Tuesday, October 5, 2010

Acceptance Test Driven Development: A Testimonial

The following is a testimonial I submitted to Ken Pugh recently - Ken is working on a book about Acceptance Test Driven Development (ATDD).  Though it is far from a cure-all, in my current context, I have come to regard ATDD as a foundational development and testing practice...

In 2006, I started an assignment with a group that published service APIs to other parts of our company for the purpose of retrieving data from external vendors. At the time, they were testing most of their services manually, using the GUIs of the calling applications. Their testing was dependent upon the availability of both their own and their clients’ test environments, and disruptions were common. Additionally, their service request and response schemata consisted of thousands of fields, but only dozens of those fields were exposed directly in the client GUIs. The rest were calculated, defaulted or simply ignored. Not surprisingly, the test team felt squeezed by schedule pressure and quality problems.

Their management decided that they were simply out-gunned by the technical challenge before them, so they recruited some programmers with testing skills (and vice versa) to join the team. That’s where I and a couple of other test engineers came onto the scene. One of the first things we did was raise awareness about the low level of coverage for these relatively complex interfaces. (This was somewhat disconcerting for veteran team members, and a tribute to the maturity of all involved that these conversations were rarely contentious.) We also began surveying other test teams within our company to see if there were any tools already in-house that we could use to circumvent the client GUIs and go directly at our service interfaces. We discovered a group that was using Fit for a similar purpose and it was love at first sight.

We copied their implementation (Fit and OpenWiki with some customizations) to our environment and within days we were creating and executing tests for some of our larger projects. Within a few weeks we had these tools well integrated into our infrastructure and processes. Tests were now being defined during or shortly after requirements definition, frequently serving to clarify requirements, but we didn’t know then to call it ATDD. Soon developers were asking for our tests to run before check-in, and were helping with fixture design and development.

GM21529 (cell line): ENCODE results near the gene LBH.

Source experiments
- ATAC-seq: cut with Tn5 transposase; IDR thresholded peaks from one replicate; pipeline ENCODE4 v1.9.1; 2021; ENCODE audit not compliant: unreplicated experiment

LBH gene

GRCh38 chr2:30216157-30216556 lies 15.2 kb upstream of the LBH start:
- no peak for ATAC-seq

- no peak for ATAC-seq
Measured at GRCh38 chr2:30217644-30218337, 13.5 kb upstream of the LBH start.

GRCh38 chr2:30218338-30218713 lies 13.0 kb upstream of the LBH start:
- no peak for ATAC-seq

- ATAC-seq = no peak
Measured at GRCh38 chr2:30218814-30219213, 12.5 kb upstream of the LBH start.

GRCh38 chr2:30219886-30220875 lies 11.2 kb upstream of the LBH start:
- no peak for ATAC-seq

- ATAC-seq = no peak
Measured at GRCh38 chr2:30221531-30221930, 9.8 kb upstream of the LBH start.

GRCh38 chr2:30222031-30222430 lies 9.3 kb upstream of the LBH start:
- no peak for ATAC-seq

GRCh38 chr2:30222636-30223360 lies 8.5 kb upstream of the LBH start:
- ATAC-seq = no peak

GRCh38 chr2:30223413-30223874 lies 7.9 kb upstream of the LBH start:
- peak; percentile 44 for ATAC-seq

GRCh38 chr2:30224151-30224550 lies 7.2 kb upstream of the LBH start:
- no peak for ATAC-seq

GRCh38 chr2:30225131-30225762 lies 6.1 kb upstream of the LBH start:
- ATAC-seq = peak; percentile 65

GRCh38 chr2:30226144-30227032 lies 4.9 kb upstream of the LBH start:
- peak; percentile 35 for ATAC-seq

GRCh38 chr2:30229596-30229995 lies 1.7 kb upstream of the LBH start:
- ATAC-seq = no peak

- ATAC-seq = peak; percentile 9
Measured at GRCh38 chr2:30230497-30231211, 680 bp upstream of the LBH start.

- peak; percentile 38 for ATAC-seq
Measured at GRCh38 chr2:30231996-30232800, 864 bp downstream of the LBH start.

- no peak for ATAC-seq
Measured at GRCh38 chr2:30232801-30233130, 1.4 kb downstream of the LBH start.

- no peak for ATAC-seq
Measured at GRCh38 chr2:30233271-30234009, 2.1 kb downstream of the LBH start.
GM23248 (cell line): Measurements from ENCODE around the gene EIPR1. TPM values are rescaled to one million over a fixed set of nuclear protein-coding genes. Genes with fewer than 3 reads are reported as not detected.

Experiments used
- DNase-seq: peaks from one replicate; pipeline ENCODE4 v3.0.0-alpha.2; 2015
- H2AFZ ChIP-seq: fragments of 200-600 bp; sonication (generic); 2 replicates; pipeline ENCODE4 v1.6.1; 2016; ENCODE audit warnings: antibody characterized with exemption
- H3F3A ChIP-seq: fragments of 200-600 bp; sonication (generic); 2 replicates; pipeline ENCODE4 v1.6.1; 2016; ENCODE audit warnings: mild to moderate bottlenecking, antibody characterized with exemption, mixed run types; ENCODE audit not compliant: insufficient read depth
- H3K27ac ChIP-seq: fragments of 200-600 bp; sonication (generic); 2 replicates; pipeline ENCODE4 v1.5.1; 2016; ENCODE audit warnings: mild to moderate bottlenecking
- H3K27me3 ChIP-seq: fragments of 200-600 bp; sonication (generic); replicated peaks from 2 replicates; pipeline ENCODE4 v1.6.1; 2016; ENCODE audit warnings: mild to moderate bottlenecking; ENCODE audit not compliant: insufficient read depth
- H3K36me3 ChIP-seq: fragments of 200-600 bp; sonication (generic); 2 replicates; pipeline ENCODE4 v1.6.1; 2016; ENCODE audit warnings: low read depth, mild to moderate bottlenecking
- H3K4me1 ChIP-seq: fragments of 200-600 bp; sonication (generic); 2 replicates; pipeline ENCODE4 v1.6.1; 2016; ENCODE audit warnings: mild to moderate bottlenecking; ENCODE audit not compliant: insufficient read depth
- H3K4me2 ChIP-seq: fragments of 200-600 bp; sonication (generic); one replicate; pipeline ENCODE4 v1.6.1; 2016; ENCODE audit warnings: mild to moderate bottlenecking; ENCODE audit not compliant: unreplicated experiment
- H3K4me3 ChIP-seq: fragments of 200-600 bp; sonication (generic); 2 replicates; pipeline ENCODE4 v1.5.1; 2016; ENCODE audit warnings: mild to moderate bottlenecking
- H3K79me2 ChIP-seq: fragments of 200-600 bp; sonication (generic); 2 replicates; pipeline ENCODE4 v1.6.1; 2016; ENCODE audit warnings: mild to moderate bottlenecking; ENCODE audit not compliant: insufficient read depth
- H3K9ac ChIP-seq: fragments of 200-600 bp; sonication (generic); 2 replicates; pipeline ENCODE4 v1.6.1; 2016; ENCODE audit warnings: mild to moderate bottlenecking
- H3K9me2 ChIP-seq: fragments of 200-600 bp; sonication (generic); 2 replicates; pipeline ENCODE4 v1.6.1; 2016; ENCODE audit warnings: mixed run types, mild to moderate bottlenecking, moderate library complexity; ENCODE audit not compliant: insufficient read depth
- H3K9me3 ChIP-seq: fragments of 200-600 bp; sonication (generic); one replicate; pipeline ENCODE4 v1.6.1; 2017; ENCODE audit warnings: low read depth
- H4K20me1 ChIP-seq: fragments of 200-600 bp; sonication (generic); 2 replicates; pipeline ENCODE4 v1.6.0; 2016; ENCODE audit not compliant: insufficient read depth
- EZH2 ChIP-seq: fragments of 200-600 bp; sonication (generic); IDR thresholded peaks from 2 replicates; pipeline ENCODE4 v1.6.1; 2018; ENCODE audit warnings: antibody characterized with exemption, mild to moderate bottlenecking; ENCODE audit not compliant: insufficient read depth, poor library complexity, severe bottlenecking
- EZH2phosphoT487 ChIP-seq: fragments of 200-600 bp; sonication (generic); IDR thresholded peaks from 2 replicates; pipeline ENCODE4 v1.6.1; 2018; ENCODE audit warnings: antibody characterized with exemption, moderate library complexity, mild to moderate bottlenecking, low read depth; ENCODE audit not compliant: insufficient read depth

The number of tests for our systems typically increased five-fold as we introduced our implementation of automated ATDD, and we moved from executing a handful of test passes per project to a handful of passes per day. Defects discovered in our QA environment dropped dramatically because we were running the tests in predecessor environments - the tests became informal entry criteria. Test projects were costing about the same, and taking about the same amount of time, but quality was increasing significantly. In fact, the team’s quality ranking within the company, based on production availability of our systems, improved from “worst to first” in about a two year period.

In addition to the quality improvements, we gained a great deal of confidence in our ability to refactor our systems and move them through environments because coverage had increased substantially and test execution had become relatively effortless. Furthermore, the clarity, usability and credibility of the tests led to more collaborative test failure investigations. It was not uncommon to see developers, testers and business analysts huddled around a screen, or camped in a conference room, discussing the significance of patterns of red cells on a test result table - discovering and resolving issues in minutes where formerly it had taken hours or days of asynchronous communication. While their are many other ways that we have continued to improve our testing, nothing has been as “game changing” as our move to automated ATDD with Fit.

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